Although in-store sales remains very important for many organisations (up to 95% of sales in the US are made in-store), consumers are constantly connected and are demanding more and more touchpoints from businesses.
When someone sees an ad online, it doesn’t necessarily mean they will take action there and then, and multi-channel connectivity has made it increasingly difficult to measure the full impact of marketing online. As a result, attribution marketing is becoming increasingly key to business success.
How do online ads impact in-store sales
With an increase in call and location extensions, 32% of consumers stated location-based ads have encouraged them to visit a store, whilst 70% stated the ability to view location information on an ad as important (making them more likely to visit a store). As such, with a better insight into these new and complex purchase patterns, businesses can better understand customers, design better experiences and allocate budget more effectively.
Estimated Total Conversions
Back in 2013, Google launched estimated cross-device conversions in AdWords and this was the first step in providing advertisers with conversion insights that reflect the real-life impact of their campaigns. With the main focus on understanding where conversions come from, Google announced the initial US roll-out of the ‘Store Visits’ metric in Estimated Total Conversions on the 18th of December 2014. Don’t panic our fellow Brits, it will be arriving here soon!
Store Visit Metric
When new metrics are announced they are rarely discussed in great detail, however we think the ‘store visit metric’ could bring great value to our readers, so here we go. With this new metric, Google pulls location history data and by using a customer’s location Google can connect the clicks on AdWords ads with a store visit. Not only does this new metric allow businesses to identify which campaigns and devices drive the most visits to a store, it allows Google to help validate the role and importance of online activity in real-world sales.
How do I get the Store Visit Metric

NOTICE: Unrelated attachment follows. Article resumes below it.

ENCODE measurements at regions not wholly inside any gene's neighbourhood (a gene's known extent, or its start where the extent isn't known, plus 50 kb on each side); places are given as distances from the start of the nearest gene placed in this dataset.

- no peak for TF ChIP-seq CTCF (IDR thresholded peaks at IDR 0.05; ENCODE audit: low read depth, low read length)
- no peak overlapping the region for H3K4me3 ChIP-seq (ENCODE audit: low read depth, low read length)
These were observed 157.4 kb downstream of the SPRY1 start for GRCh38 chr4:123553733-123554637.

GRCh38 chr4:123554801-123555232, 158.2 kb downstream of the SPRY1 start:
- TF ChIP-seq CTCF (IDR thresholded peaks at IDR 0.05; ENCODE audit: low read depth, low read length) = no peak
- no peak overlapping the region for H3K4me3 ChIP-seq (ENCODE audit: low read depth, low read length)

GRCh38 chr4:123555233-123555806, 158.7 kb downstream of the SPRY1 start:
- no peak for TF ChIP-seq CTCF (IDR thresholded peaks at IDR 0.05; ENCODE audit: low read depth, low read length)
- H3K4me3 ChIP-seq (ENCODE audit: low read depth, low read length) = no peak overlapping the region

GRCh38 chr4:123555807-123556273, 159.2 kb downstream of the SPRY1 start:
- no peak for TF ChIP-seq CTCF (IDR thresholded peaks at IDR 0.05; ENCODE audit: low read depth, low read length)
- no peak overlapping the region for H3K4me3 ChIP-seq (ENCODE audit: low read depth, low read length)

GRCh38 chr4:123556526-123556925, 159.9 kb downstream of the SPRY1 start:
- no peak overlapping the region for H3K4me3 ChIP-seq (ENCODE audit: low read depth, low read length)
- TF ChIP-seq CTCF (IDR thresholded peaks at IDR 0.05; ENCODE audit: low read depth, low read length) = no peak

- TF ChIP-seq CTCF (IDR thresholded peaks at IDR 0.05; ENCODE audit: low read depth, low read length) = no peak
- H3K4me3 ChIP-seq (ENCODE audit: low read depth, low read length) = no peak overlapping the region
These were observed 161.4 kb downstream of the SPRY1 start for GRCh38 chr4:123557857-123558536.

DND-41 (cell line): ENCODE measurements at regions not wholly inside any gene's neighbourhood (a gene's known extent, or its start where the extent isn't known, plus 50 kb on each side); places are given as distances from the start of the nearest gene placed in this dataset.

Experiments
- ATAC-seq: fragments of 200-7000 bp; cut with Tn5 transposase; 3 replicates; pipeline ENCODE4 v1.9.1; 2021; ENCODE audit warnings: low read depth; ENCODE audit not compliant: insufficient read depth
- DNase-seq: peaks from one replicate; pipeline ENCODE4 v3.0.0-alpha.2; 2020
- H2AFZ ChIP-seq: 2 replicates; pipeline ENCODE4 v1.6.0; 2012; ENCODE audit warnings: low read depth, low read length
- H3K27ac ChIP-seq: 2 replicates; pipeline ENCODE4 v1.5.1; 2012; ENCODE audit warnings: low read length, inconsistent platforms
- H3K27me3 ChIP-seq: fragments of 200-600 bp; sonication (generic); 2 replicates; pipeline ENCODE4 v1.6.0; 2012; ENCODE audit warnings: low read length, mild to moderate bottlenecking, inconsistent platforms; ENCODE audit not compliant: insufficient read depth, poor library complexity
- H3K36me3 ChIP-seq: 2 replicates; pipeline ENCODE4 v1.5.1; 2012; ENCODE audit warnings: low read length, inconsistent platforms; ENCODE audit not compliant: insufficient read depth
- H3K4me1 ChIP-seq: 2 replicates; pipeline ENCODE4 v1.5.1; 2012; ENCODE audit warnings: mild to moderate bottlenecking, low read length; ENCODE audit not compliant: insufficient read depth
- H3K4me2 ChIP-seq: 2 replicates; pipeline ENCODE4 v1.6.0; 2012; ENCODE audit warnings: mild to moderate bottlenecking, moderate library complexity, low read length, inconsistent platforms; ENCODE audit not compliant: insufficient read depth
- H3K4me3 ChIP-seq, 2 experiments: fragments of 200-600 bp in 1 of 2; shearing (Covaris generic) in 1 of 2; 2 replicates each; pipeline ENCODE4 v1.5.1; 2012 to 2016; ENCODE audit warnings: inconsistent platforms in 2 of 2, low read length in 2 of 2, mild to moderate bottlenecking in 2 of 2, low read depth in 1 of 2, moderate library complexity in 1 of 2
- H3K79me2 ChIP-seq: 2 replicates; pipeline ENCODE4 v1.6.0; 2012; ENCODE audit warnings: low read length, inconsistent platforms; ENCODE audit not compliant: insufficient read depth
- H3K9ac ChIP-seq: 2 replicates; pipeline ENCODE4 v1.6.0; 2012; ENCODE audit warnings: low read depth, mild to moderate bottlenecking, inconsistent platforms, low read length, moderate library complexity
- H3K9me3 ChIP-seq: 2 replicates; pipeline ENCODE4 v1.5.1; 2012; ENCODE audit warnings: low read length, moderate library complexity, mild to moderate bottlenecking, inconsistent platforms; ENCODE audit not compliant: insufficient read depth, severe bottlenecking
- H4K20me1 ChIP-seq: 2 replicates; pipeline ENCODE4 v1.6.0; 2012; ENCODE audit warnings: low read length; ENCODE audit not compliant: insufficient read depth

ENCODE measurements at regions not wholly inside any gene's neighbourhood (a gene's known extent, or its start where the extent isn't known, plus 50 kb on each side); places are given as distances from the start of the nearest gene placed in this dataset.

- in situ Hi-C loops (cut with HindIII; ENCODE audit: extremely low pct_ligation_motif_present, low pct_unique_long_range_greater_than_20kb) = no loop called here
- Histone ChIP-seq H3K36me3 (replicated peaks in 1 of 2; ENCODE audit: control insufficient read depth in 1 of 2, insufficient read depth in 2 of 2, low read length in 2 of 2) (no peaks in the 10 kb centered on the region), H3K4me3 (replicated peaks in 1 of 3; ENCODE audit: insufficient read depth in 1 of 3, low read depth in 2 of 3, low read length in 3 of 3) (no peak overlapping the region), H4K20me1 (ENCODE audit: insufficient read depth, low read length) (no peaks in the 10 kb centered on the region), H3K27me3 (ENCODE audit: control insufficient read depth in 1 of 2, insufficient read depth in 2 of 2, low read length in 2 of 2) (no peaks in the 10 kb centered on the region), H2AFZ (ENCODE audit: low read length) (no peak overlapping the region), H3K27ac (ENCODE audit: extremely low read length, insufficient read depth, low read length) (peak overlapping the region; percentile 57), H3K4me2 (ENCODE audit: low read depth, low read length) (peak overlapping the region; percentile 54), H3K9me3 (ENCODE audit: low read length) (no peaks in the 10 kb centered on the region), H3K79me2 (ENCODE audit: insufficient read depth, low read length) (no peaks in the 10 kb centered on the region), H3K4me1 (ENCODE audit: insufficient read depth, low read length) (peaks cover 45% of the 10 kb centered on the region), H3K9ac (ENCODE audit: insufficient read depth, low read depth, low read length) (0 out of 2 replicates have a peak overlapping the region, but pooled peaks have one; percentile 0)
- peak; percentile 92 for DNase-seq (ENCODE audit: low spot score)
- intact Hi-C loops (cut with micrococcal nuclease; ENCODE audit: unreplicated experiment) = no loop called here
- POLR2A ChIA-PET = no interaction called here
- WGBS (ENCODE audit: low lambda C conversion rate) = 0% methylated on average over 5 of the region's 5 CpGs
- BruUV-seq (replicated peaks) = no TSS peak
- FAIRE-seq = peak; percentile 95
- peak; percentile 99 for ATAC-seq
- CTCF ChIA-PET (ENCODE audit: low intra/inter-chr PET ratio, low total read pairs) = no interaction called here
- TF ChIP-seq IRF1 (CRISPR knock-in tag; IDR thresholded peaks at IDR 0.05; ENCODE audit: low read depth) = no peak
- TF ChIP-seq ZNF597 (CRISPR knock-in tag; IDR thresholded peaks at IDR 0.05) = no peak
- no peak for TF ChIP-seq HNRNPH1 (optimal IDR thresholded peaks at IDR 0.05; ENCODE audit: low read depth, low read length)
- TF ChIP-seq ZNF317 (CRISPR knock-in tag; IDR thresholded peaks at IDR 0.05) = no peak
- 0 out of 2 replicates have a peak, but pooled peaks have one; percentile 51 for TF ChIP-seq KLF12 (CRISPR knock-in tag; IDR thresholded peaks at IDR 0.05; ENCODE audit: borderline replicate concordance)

It’s simple - to qualify for the Store Visit Metric, you must have a Google My Business account (formerly Google Places) and this must be linked to the AdWords account in which your ads run from. To find out more about linking your Google My Business and AdWords accounts, see here. Following this, there is no direct set up required, if you are eligible, the store visits column will appear in your Campaign and Conversion reports - hey presto!
Will this affect privacy of customers?
Following the launch of this new metric, many customers asked the prevalent question - “will my exact location be provided to Google?” - the answer is no. Instead, store visits are estimates based on aggregated anonymous data from a sample set of users that have turned on Location History.
Store Visits metric in action
On average, it has been estimated that 10-18% of clicks on search ads lead to a store visit and, as such, PetSmart has invested greater budget to reach out to customers across screens. Increasing the use of location extensions has paid off for PetSmart and it is now displaying maps and directions enabling customers to find nearby stores that stock the products they have included in their search query.
Believed to be highly beneficial to businesses with physical locations, the store visits metric enables businesses to identify top performing campaigns, products which encourage store visits and allows the business to be better informed over ad budget allocation. If you have ever wondered where you in-store customers have come from, the store visits metric is a dream come true.